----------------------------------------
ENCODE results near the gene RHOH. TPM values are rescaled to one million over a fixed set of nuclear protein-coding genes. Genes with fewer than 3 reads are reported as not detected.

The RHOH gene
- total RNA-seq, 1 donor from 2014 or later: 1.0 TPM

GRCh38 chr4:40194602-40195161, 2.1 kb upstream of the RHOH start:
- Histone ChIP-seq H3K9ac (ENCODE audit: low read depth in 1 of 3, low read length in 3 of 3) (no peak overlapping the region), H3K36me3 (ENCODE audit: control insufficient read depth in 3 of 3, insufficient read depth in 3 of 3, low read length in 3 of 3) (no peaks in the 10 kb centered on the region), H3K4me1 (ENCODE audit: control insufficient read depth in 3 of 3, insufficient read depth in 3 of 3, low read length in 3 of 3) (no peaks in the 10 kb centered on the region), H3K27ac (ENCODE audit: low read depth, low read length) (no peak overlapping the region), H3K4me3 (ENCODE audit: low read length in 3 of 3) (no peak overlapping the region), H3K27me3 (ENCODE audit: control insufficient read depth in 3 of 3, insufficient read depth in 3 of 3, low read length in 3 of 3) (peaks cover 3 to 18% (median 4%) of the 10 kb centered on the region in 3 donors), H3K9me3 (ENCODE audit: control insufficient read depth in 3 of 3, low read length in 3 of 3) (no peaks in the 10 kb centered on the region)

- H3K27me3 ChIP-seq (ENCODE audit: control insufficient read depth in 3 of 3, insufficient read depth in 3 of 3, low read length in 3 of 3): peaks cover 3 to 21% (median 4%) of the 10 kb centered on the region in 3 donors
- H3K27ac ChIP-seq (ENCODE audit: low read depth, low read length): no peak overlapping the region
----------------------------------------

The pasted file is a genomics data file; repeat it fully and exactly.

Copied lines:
ENCODE results near the gene RHOH. TPM values are rescaled to one million over a fixed set of nuclear protein-coding genes. Genes with fewer than 3 reads are reported as not detected.

The RHOH gene
- total RNA-seq, 1 donor from 2014 or later: 1.0 TPM

GRCh38 chr4:40194602-40195161, 2.1 kb upstream of the RHOH start:
- Histone ChIP-seq H3K9ac (ENCODE audit: low read depth in 1 of 3, low read length in 3 of 3) (no peak overlapping the region), H3K36me3 (ENCODE audit: control insufficient read depth in 3 of 3, insufficient read depth in 3 of 3, low read length in 3 of 3) (no peaks in the 10 kb centered on the region), H3K4me1 (ENCODE audit: control insufficient read depth in 3 of 3, insufficient read depth in 3 of 3, low read length in 3 of 3) (no peaks in the 10 kb centered on the region), H3K27ac (ENCODE audit: low read depth, low read length) (no peak overlapping the region), H3K4me3 (ENCODE audit: low read length in 3 of 3) (no peak overlapping the region), H3K27me3 (ENCODE audit: control insufficient read depth in 3 of 3, insufficient read depth in 3 of 3, low read length in 3 of 3) (peaks cover 3 to 18% (median 4%) of the 10 kb centered on the region in 3 donors), H3K9me3 (ENCODE audit: control insufficient read depth in 3 of 3, low read length in 3 of 3) (no peaks in the 10 kb centered on the region)

- H3K27me3 ChIP-seq (ENCODE audit: control insufficient read depth in 3 of 3, insufficient read depth in 3 of 3, low read length in 3 of 3): peaks cover 3 to 21% (median 4%) of the 10 kb centered on the region in 3 donors
- H3K27ac ChIP-seq (ENCODE audit: low read depth, low read length): no peak overlapping the region